Under Nationalism, the Dutch door of empathy is therefore forbidden to open, not just in one direction, but both. This is because Nationalism’s presumptuousness forms a homogenous exclusivity and self-satisfaction which blocks access inward as well as outward, that is, most every opportunity to understand the Nationalist’s perspective. This conveniently allows the Nationalist to state of any, not opponent, but — literally — foreigner that meaningful elucidation of his or her country’s ideals are futile because any external attempt to comprehend them is, by ideological protocol, an inevitably vain one because the inquisitor, by definition, cannot be part of the group and, more importantly, cannot harbor Nationalistic sentiments for any other country other than one’s own. On this, in “European Unity and its Vicissitudes,” Latvian philosopher Isaiah Berlin states, “It is a belief in the unique mission of a nation, as being intrinsically superior to the goals or attributes of whatever is outside it; so that if there is a conflict between my nation and other men, I am obligated to fight for my nation no matter at what cost to other men; and if the others resist, that is no more than one would expect from beings brought up in an inferior culture, educated by, or born of, inferior persons, who cannot ex hypothesi understand the ideals that animate my nation and me.”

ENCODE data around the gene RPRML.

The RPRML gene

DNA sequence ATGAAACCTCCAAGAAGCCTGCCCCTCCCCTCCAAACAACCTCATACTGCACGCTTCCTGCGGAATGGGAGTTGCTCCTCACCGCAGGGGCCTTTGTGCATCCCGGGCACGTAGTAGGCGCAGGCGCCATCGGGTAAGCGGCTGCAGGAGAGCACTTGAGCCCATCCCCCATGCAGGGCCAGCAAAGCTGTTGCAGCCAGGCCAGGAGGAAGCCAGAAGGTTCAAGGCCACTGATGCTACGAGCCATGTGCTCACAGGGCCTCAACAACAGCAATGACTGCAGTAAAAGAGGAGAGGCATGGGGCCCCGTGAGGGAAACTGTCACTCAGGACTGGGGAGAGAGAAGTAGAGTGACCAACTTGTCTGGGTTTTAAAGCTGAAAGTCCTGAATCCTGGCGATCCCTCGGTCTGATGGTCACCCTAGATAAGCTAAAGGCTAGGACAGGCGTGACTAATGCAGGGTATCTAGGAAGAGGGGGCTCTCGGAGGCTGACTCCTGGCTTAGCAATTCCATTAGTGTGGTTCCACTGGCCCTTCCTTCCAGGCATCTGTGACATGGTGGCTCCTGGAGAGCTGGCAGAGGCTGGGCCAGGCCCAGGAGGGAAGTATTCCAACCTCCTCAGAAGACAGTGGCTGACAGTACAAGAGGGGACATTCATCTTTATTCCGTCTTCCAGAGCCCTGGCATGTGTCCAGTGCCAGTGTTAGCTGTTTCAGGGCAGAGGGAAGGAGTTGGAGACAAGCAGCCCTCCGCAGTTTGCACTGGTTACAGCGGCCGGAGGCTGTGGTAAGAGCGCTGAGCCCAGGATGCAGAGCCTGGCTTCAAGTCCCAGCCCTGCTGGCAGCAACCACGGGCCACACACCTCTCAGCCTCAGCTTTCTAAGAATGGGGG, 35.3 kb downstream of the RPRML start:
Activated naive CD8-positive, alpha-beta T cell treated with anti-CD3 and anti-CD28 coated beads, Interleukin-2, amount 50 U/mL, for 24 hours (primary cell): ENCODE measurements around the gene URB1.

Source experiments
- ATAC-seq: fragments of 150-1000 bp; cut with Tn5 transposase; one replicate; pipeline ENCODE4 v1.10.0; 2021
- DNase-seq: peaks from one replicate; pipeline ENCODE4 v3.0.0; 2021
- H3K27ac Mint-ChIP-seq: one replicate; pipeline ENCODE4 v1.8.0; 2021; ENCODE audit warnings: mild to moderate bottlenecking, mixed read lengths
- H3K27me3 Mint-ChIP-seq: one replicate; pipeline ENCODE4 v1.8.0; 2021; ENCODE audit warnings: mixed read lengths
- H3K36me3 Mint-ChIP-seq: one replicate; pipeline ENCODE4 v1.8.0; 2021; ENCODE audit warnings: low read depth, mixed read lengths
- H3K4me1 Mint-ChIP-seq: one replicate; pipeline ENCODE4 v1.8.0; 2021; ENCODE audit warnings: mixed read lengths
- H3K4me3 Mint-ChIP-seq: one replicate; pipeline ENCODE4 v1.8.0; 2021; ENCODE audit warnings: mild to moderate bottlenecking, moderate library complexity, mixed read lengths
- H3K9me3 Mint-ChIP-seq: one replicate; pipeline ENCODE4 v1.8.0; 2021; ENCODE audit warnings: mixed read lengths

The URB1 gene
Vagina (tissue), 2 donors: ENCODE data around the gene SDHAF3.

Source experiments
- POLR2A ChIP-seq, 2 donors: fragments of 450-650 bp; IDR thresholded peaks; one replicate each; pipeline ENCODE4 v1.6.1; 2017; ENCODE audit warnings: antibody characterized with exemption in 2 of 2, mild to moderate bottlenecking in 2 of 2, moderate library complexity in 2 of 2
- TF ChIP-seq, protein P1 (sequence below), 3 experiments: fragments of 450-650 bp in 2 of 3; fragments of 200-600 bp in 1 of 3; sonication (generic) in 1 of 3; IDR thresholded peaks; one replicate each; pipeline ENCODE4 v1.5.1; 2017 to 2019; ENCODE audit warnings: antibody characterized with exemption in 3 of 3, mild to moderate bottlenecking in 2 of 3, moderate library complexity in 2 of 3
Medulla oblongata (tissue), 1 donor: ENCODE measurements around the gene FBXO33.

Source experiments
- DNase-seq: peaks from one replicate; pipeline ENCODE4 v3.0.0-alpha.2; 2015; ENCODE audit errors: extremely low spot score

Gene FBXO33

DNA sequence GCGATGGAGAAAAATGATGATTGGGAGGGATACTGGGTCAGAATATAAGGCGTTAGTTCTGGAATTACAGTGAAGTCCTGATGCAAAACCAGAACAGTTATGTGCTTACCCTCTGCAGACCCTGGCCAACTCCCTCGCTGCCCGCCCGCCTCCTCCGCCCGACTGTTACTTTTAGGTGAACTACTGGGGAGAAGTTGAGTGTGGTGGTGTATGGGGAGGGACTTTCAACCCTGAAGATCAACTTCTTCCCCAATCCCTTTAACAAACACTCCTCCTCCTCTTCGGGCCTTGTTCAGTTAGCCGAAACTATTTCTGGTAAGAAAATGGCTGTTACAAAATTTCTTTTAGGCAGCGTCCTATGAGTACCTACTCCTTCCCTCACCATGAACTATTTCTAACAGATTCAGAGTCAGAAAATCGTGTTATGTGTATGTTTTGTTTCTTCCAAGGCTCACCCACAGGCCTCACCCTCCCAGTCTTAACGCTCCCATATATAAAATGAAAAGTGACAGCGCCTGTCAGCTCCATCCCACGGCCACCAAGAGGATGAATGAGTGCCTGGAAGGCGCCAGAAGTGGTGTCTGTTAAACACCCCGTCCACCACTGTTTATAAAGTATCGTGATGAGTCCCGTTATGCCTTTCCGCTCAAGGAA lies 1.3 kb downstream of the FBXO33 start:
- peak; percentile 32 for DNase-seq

Additionally, a person may fly a country’s flag or don a shirt which simply states “American” and such action evades the illogic of proudly announcing one’s pride for happenstance occurrence, i.e., he or she was born in America (for such analogously legitimizes brandishing other declarative terms of chance, such as “Male,” “Norwegian,” or “Born Rich,” all to little ado) because the individual may proclaim that he or she is merely honoring one’s national history. Referring back to Harris’s citation concerning polarized, subjective readings of circumstance, such historic gratification is merited given that Nationalism demands a cultural mythos be created and sustained so as to make its audience approve of a country’s past actions (often under the precept of morale), thus creating a Machiavellian legacy of Right, thereby making it all the more difficult to humor the possibility that?since the country in question has never willingly committed an ill?it may currently be doing so. In American elementary schools, Christopher Columbus is portrayed as admirable yet, as American historian Howard Zinn relays in A People’s History of the United States, like all humans, the explorer housed more than his fair share of virtues as well as vices. Obviously, if it were freely taught that Columbus was not the first person to cite the New World and that his initial thoughts upon viewing the native populace for the first time was enslavement, such — though fair to historical checks and balances — would nonetheless provide a less-than-gallant image of the country’s beginnings. Of course, should a failure somehow arise where journalistic omission is prohibited, there exists the aforementioned scapegoat which, in Zinn’s case the — albeit conveniently relative — subjectivity of the recording of history, which allows the Nationalistic slate to remain unblemished. Furthermore, linguistic manipulation occurs with the routinely incorporated Nationalistic terms “Motherland,” “Fatherland,” and “Homeland,” which, by etymological connotation, implies that a familial correlation (and obligation) naturally exists between an individual and his or her country.Granted, Nationalism proper is a 19th- (or, arguably, 18th)-century invention while the aforementioned terms have a much longer history, yet the latter became politically charged during World War II. For Americans, a theological/paternal-national amalgamation is present in the country’s national anthem, “The Star-Spangled Banner,” with the line, “And this be our motto: ‘In God is our trust!’” Moreover, and as cited by Billig, many American schools open each day by having their students recite the “Pledge of Allegiance,” which implies that other students — within the country as well as abroad — are doing likewise. As such, given Nationalism’s polarity and disparity regarding loyalty to other countries, this subtly inculcates an antagonism in the students’ minds in respect to the inhabitants of other nations.